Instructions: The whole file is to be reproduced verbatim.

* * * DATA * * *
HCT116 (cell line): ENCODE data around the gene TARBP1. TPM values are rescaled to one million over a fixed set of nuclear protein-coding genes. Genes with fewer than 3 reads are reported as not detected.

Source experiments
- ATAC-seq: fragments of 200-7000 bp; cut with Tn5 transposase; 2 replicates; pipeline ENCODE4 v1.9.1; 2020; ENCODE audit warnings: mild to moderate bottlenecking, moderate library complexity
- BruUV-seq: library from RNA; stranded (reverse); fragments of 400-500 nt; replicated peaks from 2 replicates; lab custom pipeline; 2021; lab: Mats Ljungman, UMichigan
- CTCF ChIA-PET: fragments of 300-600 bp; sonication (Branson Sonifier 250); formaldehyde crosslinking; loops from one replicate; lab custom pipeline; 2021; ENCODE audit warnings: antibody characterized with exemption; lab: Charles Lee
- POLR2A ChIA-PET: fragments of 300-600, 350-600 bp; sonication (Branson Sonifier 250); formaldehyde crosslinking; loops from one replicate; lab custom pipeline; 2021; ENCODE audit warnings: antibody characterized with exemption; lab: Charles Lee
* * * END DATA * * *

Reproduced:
HCT116 (cell line): ENCODE data around the gene TARBP1. TPM values are rescaled to one million over a fixed set of nuclear protein-coding genes. Genes with fewer than 3 reads are reported as not detected.

Source experiments
- ATAC-seq: fragments of 200-7000 bp; cut with Tn5 transposase; 2 replicates; pipeline ENCODE4 v1.9.1; 2020; ENCODE audit warnings: mild to moderate bottlenecking, moderate library complexity
- BruUV-seq: library from RNA; stranded (reverse); fragments of 400-500 nt; replicated peaks from 2 replicates; lab custom pipeline; 2021; lab: Mats Ljungman, UMichigan
- CTCF ChIA-PET: fragments of 300-600 bp; sonication (Branson Sonifier 250); formaldehyde crosslinking; loops from one replicate; lab custom pipeline; 2021; ENCODE audit warnings: antibody characterized with exemption; lab: Charles Lee
- POLR2A ChIA-PET: fragments of 300-600, 350-600 bp; sonication (Branson Sonifier 250); formaldehyde crosslinking; loops from one replicate; lab custom pipeline; 2021; ENCODE audit warnings: antibody characterized with exemption; lab: Charles Lee